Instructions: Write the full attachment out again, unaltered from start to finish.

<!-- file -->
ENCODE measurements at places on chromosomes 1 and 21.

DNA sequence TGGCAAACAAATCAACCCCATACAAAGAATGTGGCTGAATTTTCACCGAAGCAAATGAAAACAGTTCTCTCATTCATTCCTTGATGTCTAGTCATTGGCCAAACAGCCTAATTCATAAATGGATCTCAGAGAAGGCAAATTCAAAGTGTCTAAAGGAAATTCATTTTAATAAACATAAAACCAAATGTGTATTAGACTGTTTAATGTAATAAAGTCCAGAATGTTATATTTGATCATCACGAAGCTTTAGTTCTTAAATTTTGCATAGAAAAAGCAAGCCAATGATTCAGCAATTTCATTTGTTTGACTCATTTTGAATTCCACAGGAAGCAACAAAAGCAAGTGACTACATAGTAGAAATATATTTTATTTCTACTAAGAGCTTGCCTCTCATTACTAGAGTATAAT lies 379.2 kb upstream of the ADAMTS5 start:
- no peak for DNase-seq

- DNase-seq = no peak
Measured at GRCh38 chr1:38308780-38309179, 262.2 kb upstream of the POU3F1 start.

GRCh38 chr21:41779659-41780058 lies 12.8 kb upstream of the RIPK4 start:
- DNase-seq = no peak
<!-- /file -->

ENCODE measurements at places on chromosomes 1 and 21.

DNA sequence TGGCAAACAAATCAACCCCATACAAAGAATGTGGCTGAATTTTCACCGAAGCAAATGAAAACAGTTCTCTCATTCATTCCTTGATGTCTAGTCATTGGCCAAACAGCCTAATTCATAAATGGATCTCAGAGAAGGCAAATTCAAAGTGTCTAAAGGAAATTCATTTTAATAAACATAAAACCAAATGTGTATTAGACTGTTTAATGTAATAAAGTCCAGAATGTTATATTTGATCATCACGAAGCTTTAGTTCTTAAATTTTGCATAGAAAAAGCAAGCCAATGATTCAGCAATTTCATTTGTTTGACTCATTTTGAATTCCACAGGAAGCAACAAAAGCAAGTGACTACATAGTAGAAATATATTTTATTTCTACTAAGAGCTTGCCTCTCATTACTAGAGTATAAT lies 379.2 kb upstream of the ADAMTS5 start:
- no peak for DNase-seq

- DNase-seq = no peak
Measured at GRCh38 chr1:38308780-38309179, 262.2 kb upstream of the POU3F1 start.

GRCh38 chr21:41779659-41780058 lies 12.8 kb upstream of the RIPK4 start:
- DNase-seq = no peak